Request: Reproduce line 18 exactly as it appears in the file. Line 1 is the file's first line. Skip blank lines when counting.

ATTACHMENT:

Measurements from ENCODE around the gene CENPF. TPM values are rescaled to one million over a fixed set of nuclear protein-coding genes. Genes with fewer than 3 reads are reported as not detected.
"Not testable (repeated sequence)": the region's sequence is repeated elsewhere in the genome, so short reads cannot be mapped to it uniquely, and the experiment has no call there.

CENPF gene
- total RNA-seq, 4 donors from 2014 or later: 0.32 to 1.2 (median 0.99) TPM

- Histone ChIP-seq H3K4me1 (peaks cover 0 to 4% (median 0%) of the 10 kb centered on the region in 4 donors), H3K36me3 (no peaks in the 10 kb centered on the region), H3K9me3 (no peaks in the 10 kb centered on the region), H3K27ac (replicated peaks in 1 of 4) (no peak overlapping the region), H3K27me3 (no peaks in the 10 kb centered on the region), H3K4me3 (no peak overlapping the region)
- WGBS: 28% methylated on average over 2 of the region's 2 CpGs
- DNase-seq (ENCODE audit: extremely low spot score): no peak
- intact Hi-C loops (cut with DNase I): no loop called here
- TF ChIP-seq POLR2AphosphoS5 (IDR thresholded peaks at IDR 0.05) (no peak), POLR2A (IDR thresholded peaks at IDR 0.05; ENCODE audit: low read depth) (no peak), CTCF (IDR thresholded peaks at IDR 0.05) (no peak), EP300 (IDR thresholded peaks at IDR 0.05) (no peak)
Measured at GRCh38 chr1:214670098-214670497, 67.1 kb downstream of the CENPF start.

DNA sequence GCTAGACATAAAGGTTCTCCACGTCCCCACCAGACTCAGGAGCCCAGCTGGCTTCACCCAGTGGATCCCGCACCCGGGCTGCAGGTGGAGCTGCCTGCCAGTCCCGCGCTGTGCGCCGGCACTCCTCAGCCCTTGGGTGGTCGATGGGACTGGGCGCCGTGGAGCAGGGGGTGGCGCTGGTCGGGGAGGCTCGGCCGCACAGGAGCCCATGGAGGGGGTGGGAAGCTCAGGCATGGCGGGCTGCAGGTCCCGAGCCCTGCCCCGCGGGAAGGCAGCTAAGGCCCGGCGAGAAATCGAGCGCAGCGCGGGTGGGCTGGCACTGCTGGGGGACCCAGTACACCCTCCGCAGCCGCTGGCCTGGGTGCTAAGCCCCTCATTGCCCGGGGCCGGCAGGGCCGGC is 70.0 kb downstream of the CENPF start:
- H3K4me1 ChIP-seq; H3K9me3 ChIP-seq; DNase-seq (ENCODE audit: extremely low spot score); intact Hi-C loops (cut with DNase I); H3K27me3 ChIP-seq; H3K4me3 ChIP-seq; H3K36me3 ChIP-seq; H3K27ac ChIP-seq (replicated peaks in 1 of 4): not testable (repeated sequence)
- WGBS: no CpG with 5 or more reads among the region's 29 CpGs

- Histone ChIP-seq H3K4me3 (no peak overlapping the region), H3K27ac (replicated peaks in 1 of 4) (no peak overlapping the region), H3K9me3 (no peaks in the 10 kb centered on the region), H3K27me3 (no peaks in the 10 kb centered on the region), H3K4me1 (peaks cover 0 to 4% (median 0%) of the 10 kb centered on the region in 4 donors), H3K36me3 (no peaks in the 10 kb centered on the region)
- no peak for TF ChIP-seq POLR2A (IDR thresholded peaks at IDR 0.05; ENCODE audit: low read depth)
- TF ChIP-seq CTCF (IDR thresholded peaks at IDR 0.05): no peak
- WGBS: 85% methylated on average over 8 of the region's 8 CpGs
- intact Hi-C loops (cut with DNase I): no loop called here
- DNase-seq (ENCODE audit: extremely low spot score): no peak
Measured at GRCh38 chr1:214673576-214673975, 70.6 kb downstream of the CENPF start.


- intact Hi-C loops (cut with DNase I): no loop called here